Brighton college receives emergency bailout as chief executive quits


A chief executive has resigned after his college hit serious financial problems that led to a plea for emergency funding and triggered formal FE Commissioner intervention.

Nick Juba (pictured) quit Greater Brighton Metropolitan College (GB Met) “some weeks ago” after five years at the helm.

In an unusual move, Andy Green, who is currently the executive principal at Chichester College Group, will be seconded from August 10 to replace Juba in the interim.

A spokesperson for GB Met said Juba had stepped down for “personal reasons”. But FE Week later discovered that his resignation came in the same month that the college requested a bailout for an undisclosed amount from the Department for Education.

The plea for emergency cash, which has now been granted, led to a notice to improve to be issued in June due to “cash related concerns”, according to the DfE.

The college had received a diagnostic visit from the FE Commissioner in December 2019 following a grade three Ofsted report, but this has now been escalated to formal intervention.

While the college has remained tight-lipped about the cause of its financial problems, their accounts for 2018/19 suggest they could stem from a £21 million redevelopment project for its Pelham Street campus which began in August 2019.

The financial statements state that there “remain some cashflow timing issues to be managed during the project”, which is scheduled to complete in 2021, and their forecasts “show that a short-term borrowing facility will be required”.

The accounts were signed off as a going concern on the basis that a facility could be secured via Barclays, as the bank’s “continuing support has been evidenced over the recent period” after the college breached bank covenants for consecutive years.

FE Week asked the college if a facility has been required from their bank since the accounts were signed off but they did not comment.

A GB Met spokesperson would only say: “We can confirm that the college made a request for emergency funding and was successful in this application.

“This triggered the formal intervention process and we welcome the support of the FE Commissioner and the ESFA and are working closely with them to address the funding issues the college faces.”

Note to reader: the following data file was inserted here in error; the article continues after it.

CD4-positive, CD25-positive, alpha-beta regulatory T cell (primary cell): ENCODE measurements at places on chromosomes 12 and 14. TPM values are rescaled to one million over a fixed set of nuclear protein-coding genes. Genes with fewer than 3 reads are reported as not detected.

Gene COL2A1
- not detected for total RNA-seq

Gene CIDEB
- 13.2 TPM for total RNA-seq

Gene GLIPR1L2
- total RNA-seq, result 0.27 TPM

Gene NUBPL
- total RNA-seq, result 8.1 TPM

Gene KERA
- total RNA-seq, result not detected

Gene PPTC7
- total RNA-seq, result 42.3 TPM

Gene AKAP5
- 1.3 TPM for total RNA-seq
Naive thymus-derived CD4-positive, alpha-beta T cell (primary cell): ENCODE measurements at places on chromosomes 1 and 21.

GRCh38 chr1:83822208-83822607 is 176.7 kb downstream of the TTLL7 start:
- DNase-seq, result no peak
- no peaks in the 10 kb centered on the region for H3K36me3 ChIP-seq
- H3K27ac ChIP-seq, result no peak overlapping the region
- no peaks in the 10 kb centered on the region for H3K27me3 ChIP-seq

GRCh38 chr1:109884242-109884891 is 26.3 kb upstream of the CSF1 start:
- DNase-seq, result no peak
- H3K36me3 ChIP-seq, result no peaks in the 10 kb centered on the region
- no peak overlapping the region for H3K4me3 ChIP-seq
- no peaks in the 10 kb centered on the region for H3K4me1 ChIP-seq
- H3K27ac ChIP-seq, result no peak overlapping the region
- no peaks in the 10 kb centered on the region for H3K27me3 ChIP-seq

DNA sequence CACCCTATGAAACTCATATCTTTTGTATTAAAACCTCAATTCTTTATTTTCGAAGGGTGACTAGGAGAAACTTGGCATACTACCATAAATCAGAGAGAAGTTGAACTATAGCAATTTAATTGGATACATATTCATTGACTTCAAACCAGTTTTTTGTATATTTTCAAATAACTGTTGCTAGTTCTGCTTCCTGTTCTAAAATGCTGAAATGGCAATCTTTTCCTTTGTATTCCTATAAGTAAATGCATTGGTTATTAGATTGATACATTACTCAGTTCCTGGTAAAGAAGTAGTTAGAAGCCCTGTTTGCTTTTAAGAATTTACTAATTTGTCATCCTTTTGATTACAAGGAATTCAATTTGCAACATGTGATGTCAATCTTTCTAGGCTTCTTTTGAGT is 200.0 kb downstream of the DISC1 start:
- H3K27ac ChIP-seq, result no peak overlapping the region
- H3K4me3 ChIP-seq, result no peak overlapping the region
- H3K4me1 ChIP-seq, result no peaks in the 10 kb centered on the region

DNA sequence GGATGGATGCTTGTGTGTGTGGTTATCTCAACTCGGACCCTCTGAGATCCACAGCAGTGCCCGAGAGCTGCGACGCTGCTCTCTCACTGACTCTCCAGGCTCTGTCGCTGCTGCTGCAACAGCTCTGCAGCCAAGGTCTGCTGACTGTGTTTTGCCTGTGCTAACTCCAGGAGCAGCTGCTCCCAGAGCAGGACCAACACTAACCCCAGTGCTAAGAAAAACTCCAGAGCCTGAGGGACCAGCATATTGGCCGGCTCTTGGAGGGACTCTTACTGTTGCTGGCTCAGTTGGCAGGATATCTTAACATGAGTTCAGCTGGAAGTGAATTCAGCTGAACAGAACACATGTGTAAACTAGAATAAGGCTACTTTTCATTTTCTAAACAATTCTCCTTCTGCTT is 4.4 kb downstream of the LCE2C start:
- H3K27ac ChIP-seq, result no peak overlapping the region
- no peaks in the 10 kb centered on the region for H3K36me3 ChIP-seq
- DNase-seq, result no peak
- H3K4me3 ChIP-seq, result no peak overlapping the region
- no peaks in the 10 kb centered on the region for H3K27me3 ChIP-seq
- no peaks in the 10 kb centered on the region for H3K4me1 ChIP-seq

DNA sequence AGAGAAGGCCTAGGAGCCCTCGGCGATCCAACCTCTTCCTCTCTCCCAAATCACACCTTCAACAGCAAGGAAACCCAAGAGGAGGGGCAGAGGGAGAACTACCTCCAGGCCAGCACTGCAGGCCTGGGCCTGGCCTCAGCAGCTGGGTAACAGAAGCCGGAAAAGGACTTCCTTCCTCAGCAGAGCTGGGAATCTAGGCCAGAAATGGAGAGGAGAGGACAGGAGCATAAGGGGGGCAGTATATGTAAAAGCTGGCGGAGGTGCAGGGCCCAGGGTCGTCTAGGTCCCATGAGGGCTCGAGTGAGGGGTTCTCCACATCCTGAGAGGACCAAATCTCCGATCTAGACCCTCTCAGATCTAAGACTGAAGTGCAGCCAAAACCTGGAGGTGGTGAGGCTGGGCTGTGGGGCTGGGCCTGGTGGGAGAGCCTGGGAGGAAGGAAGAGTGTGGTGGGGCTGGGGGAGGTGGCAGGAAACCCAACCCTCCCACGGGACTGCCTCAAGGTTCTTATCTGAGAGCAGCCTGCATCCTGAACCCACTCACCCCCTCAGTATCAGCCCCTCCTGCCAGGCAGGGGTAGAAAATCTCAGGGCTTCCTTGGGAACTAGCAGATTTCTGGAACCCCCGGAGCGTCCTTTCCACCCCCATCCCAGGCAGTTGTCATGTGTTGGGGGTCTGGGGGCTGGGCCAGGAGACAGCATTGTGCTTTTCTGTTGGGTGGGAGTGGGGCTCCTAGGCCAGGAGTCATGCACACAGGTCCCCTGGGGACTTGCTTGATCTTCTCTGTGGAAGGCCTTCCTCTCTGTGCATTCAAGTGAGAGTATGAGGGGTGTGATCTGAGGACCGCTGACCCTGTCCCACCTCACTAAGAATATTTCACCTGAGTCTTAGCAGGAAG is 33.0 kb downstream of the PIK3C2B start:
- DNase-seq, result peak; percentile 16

Greater Brighton Metropolitan College was formed by the merger of City College Brighton and Northbrook College in 2017. It operates across five campuses in Brighton, Shoreham and Worthing and teaches around 3,500 16 to 18 year olds, 7,500 adult learners, 1,000 undergraduates and 800 apprentices.

Prior to joining the college, Juba was a director of the University of the Arts London. He has also worked at the Qualifications and Curriculum Authority, an agency of the Department for Education, as a senior adviser and for the European Commission as consultant and rapporteur.

GB Met said that Juba’s replacement, Andy Green, has a long history with the college having held a number of teaching, director and vice principal roles at what was then City College between 1996 and 2010.

He joined Chichester College as deputy principal in 2010 and was subsequently appointed executive principal and deputy chief executive, during which time he helped lead the college to achieve two consecutive ‘outstanding’ Ofsted inspections.

Commenting on the change in leaders, Sue Berelowitz, chair of GB Met, said: “First of all I want to take this opportunity to thank Nick for his long service and to acknowledge the significant contribution he has made to the college. I wish him well for the future.

“I am also delighted the Andy has agreed to come and join GB MET. He is an outstanding candidate who will bring a wealth of experience and knowledge to the role. His work at Chichester College Group has long been the envy of many other colleges in the country and I am very much looking forward to working with him.”

Your thoughts

Leave a Reply

Your email address will not be published. Required fields are marked *


  1. Richard Moore

    Very sad news but sadly predictable I am afraid. I saw this coming some while ago. Excellent news though that Andy is taking over the reins as he will bring his excellent people skills and charming manner to the college, whilst not standing for anything less than excellent. As his track record exemplifies very clearly!

    • Jack Hiett

      The college governing body have to ask themselves how it is they appointed someone who moved the college from a good to a requires improvement OFSTED grade whilst getting the college into serious debt. As a previous sub-contractor to the college we have first hand experience of the ex-CEO falling far short of the professional standards required and not up to the job. Very sadly this has meant nothing but negative impact for local residents who deserve better as the college continues to fail to equip learners with the skills they really need to access growth sectors jobs. A crying shame.

    • Paul Tully

      Regrettably, as Richard Moore above has confirmed, this was all too predictable. There were many employees, especially at the Northbrook campus, who were identifying financial issues as a severe problem, which did not appear consistent with building a new Brighton college, with Northbrook carrying the governing status but receiving little of the benefits of merger. Northbrook was a good college with outstanding features, with a brilliant 16-19 record and an HE centre the envy of the south coast for its expertise in Visual Arts, Media & Performance. Over time, this position was eroded and ground down, with many superb Northbrook managers and staff leaving rather than see a once great college reduced to financial ruin. This is a sad time for the college, but they now have a leader with a track record of success and a knowledge of both colleges who can do something creditworthy.